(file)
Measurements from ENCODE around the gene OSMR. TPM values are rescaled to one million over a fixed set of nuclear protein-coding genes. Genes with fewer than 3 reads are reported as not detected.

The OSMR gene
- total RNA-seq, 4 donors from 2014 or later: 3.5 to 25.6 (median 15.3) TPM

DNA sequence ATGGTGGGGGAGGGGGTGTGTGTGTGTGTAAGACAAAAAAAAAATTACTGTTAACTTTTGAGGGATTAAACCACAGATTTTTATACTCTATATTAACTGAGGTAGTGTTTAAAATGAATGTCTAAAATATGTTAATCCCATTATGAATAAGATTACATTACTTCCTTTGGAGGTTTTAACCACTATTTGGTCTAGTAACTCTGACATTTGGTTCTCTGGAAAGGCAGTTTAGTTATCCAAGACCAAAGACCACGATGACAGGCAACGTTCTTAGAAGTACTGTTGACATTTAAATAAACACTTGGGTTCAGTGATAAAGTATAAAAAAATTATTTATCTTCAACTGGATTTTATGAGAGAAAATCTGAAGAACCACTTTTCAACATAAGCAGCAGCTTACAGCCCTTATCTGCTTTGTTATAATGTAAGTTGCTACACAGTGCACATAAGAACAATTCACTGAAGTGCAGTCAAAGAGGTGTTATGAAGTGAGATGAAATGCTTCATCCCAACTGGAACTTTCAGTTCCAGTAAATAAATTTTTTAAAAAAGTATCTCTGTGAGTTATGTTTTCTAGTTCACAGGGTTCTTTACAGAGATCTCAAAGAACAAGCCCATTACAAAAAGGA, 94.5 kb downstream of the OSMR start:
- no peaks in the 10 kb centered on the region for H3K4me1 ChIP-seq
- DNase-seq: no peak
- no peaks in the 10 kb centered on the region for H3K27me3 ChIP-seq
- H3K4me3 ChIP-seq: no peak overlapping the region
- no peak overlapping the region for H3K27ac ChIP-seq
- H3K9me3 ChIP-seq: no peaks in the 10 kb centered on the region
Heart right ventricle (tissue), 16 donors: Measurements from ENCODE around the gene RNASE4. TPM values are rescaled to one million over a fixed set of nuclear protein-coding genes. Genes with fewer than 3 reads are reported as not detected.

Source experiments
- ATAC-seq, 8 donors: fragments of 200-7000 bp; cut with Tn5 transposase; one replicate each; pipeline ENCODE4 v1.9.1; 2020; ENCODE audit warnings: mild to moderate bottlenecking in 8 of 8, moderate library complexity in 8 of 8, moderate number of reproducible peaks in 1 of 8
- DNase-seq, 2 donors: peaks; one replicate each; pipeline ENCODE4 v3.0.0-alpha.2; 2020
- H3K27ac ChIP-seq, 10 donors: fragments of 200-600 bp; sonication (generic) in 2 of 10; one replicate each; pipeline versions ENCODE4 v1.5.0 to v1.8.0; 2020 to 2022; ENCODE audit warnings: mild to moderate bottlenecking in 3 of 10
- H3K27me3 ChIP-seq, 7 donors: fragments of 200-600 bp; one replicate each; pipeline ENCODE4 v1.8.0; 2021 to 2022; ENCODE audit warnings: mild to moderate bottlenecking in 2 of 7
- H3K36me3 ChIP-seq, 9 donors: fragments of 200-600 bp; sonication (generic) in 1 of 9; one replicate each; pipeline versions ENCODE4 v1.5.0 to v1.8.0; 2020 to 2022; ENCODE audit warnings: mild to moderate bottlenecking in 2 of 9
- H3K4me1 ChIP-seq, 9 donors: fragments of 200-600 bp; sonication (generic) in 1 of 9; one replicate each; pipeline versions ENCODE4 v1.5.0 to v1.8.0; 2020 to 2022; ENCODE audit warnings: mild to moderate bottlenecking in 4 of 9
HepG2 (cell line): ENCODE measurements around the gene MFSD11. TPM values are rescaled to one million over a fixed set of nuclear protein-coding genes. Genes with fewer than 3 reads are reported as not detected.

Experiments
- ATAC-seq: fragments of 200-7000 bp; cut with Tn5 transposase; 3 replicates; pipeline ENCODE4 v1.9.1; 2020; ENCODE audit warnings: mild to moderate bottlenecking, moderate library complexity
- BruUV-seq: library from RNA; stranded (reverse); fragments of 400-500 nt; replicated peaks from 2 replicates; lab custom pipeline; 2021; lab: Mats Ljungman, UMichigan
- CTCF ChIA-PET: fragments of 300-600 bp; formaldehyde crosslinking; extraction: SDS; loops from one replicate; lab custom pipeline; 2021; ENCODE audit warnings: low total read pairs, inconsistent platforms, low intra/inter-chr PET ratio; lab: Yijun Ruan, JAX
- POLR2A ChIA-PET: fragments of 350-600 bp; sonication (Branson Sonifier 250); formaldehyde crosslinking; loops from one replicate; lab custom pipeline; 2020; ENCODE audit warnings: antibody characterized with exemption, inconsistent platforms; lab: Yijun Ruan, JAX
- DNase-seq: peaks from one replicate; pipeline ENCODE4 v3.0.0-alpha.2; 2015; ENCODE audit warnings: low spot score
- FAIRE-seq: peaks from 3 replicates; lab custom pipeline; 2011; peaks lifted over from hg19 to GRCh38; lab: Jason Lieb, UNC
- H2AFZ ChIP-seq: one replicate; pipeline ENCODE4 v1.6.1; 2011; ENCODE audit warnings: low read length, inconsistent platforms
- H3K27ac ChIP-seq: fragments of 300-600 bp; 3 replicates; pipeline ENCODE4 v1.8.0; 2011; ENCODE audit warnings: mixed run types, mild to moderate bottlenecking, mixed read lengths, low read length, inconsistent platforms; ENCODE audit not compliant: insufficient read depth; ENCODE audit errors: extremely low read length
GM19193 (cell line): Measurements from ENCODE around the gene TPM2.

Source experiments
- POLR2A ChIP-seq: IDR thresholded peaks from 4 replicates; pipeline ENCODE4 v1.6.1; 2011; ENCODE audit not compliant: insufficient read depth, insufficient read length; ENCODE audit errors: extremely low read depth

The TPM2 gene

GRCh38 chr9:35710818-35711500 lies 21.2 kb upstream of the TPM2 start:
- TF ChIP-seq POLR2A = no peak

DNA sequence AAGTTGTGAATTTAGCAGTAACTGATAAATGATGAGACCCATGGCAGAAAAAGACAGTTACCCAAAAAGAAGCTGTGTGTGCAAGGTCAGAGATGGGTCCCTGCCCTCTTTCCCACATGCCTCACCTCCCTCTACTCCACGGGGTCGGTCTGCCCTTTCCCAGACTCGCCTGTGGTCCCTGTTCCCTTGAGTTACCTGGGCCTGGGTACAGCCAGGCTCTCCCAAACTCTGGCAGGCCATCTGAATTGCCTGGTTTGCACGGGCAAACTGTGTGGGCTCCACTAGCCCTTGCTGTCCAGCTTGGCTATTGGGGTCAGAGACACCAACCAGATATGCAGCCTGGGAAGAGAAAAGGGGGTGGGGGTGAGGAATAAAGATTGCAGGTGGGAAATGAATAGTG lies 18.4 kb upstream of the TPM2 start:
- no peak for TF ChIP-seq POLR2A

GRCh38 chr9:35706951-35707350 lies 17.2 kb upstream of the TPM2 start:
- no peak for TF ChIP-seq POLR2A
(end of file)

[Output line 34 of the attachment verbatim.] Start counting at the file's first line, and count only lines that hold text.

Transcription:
- TF ChIP-seq POLR2A = no peak